So I revealed my big secret in my inaugural corporate blog post on December 4, 2012 called Why Cylance? In that blog I shared my painful and humbling past, which ultimately turned a tragedy into my passion today (and probably my salvation). That single airplane event in 1989 sent me on my course, and I rarely look back except to honor those that shared my experience and those who did not make it.
One of my computer science professors once said, if you can measure it, you can manage it. And that pithy phrase was an epiphany for me. While I have spent much of my professional career passionate about security and metrics in general, the thought of controlling my world through math and statistics empowered me. The idea of using universal laws to improve my world seemed to be the answer to controlling, in some way, my uncontrollable world. So I pursued that path.
Stuart McClure, CEO/President of Cylance, Inc.
I spent much of my security career building large security models favoring quantitative over qualitative metrics to measure my current security and record my improvement day to day. But after 20 years of building these painstaking models, I have discovered one important tidbit they just dont matter. Why? If the foundation of our metrics system is fluid, we can hardly hope to measure improvement. A gelatinous foundation creates a metrics moving target, nearly impossible to improve upon. An unstable foundation is one that has no solid base from which to work.
So here we stand, some 25+ years after the security industry really got off the ground at the precipice looking into the abyss of morass. We know the techniques of the hacker. We even know how to stop them. But we dont do it. Dont believe me? Just dust off the 1st edition of Hacking Exposed (and every subsequent edition). In that book we literally wrote the book on advanced hacking techniques long before APT was a three letter word. In fact the Air Force team that first coined that acronym was one of the biggest purchasers of the Hacking Exposed book. In even that very first edition, written in 1997 and published in 1999, we painstakingly enumerate the ways the hacker gains access to systems, networks, applications and databases, in nearly every form and fashion. And we went to great lengths to discuss the fixes, changes, products, education and mitigating countermeasures that would reduce and eliminate the risks found in the book. And those techniques have been updated in seven editions and work successfully to this very day. But here we are some 15 years after I started writing that book and it certainly feels we are no further along.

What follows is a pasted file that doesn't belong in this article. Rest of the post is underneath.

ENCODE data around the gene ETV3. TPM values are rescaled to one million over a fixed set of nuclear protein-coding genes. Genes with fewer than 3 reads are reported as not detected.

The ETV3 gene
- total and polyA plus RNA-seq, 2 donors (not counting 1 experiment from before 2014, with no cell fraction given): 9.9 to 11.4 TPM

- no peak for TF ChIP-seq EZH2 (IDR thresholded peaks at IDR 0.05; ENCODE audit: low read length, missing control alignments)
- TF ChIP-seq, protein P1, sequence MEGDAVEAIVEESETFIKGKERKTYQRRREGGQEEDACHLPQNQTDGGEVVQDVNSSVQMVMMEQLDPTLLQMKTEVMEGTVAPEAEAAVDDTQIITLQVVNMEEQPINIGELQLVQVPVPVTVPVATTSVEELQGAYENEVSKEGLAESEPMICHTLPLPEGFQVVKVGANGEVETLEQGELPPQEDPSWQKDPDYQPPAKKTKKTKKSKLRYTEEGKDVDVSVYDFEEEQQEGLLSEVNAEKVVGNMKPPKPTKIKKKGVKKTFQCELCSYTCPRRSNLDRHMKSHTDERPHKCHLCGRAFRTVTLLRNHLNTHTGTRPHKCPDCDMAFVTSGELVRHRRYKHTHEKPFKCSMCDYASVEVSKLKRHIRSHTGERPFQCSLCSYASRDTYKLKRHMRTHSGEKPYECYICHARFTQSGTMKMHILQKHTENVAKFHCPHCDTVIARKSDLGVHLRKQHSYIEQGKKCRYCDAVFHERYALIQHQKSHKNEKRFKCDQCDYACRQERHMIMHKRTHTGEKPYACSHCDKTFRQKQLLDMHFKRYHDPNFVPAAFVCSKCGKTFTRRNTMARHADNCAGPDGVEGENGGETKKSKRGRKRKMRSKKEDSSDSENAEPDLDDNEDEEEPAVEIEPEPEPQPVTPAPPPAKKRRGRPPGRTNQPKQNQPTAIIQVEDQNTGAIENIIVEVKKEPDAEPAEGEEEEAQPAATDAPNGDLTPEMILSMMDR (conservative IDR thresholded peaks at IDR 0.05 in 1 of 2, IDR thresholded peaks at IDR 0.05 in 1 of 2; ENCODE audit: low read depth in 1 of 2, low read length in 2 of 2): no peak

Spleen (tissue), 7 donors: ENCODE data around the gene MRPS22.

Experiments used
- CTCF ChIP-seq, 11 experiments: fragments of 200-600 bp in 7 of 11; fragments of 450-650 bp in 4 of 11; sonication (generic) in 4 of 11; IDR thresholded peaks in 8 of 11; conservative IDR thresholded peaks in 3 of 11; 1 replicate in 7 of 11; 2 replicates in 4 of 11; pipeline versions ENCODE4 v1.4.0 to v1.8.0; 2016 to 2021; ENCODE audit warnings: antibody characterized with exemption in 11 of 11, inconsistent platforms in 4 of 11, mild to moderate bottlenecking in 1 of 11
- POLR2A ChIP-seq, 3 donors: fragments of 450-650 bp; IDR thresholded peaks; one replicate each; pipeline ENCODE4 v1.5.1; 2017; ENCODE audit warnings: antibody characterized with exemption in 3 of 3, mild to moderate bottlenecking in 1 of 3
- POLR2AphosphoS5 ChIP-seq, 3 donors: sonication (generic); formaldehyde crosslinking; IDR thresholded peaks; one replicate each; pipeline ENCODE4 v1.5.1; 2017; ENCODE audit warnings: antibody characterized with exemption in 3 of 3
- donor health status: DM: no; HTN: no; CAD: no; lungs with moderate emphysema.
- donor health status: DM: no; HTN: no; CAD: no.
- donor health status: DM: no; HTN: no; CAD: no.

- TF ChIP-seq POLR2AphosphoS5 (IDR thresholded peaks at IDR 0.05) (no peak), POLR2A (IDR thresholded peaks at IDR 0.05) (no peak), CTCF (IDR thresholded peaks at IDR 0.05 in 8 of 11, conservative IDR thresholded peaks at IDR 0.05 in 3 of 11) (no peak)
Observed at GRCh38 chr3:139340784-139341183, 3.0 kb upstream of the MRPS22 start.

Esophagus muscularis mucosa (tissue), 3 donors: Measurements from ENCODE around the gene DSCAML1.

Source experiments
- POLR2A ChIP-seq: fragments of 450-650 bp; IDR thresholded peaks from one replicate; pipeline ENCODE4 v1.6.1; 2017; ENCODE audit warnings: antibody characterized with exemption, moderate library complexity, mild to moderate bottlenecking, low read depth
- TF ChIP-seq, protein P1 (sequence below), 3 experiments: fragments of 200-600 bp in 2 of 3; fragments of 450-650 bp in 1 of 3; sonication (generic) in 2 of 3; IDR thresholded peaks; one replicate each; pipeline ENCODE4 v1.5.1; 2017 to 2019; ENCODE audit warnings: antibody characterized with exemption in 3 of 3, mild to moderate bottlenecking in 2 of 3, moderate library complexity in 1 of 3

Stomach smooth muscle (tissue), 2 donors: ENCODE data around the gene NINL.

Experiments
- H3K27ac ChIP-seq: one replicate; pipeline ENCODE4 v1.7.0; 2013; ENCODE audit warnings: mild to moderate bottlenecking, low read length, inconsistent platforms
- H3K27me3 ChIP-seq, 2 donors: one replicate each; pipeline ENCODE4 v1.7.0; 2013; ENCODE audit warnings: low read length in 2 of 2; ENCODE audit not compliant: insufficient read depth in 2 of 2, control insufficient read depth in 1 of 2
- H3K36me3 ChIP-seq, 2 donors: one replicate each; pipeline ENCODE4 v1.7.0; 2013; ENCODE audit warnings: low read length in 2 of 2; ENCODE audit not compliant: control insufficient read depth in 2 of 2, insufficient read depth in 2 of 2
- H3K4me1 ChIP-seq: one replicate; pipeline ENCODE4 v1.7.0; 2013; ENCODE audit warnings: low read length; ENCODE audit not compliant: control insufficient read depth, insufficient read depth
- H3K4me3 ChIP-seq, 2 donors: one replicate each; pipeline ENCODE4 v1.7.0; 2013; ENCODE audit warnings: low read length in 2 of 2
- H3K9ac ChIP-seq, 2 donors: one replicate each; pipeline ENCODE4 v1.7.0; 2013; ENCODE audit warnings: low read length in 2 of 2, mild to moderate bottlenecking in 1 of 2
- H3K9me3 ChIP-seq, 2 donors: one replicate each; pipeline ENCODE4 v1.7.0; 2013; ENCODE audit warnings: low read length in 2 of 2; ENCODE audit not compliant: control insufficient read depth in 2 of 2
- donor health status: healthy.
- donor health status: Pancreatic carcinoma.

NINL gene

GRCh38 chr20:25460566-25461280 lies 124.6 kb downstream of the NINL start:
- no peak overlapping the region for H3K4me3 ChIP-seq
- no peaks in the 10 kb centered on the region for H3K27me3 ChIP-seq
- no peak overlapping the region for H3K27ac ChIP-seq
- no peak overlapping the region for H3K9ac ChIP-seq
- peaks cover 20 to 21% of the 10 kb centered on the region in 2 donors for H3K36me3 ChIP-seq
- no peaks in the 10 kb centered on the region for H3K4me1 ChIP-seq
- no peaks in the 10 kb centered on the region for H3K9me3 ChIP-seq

I am often asked to meet with senior security teams to discuss todays Advanced threats. Everyone wants to know how to affect the Kill Chain (Monitor, Detect, Prevent, Respond and Cleanup) in the most effective way. But no one sees the problem with the question. We build these models of protection with prevention AFTER the Monitoring and Detecting in other words after the bad guys get in. So I remind them of the Hacking Exposed book and the sleepless nights spent researching and documenting the most effective countermeasures. I remind them that we CAN stop them BEFORE they get in. We just have to apply what we already KNOW.
So that is what we strive for here at Cylance. We are passionate about online protection and empowerment. We are passionate about simple and silent solutions. We are passionate about preventing over responding.
As anyone who pushes themselves knows: you cant always be prepared, experienced and perfect when trying new things. In fact, you have to get pretty comfortable with not knowing everything about the world ahead of you. No matter the great inventor, thinker or change-agent of the past, solving big problems is at the heart of any worthwhile adventure. As one old friend on the ski slopes of Colorado once told me, if you dont have snow on you at the end of the day, you just arent trying hard enough. So that is what we are doing. Making a difference. Solving difficult and foundational problems. And we will not give up.